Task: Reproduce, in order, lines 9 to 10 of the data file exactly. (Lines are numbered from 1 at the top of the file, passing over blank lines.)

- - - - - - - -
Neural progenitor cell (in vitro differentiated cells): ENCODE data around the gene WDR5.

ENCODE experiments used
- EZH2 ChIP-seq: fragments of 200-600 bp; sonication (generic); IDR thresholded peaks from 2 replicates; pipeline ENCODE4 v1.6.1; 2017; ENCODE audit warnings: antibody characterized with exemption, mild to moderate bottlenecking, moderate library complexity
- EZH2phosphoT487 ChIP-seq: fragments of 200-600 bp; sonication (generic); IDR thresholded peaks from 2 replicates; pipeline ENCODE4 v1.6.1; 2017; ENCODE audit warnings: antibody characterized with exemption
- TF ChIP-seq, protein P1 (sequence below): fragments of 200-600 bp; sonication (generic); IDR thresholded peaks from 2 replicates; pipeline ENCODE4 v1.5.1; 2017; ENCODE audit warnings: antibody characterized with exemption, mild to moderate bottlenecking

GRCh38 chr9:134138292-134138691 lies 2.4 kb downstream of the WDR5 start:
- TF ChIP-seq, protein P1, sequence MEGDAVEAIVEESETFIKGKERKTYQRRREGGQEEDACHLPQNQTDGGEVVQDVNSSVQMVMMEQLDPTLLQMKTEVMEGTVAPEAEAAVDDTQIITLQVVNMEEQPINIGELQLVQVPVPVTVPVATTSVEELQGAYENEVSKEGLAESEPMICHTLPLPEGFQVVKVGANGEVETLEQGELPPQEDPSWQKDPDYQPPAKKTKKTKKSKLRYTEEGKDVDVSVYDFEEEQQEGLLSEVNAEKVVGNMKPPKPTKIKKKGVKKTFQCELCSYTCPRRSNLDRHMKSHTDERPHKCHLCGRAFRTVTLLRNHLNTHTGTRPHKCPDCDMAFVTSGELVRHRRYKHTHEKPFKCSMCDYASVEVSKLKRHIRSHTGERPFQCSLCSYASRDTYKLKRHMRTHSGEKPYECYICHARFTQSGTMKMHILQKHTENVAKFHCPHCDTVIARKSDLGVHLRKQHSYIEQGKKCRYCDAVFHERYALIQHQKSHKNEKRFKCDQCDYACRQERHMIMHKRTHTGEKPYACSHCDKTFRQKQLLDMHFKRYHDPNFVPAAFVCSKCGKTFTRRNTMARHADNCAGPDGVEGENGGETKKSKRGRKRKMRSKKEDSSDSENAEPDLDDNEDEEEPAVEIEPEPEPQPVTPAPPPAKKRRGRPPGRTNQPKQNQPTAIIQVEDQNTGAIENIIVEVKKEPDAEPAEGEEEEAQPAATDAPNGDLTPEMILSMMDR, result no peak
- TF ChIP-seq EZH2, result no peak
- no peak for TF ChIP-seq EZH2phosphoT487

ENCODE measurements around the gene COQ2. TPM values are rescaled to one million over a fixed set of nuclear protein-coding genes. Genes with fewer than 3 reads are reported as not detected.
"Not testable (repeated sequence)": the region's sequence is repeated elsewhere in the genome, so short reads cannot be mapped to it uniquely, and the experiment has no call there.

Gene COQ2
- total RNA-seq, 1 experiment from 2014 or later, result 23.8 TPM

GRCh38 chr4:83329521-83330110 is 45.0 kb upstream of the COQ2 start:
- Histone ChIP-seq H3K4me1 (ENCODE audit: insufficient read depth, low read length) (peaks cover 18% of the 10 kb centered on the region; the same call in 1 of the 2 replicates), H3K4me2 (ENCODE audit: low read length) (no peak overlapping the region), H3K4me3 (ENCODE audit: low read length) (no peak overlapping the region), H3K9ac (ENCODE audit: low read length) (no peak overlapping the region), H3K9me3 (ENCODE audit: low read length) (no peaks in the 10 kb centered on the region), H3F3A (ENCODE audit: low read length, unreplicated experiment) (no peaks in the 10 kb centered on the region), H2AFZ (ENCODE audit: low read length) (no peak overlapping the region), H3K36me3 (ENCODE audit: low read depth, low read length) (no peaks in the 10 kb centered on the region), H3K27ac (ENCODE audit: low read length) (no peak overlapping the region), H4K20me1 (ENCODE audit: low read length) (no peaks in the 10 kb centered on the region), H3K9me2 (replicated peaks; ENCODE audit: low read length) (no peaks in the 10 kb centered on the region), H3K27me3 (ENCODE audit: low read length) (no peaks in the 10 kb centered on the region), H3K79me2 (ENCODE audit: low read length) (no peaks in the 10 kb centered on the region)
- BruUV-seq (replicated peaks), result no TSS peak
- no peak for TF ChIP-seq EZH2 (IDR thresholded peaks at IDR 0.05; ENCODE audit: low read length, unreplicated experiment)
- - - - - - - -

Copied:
- no peak for TF ChIP-seq EZH2phosphoT487

ENCODE measurements around the gene COQ2. TPM values are rescaled to one million over a fixed set of nuclear protein-coding genes. Genes with fewer than 3 reads are reported as not detected.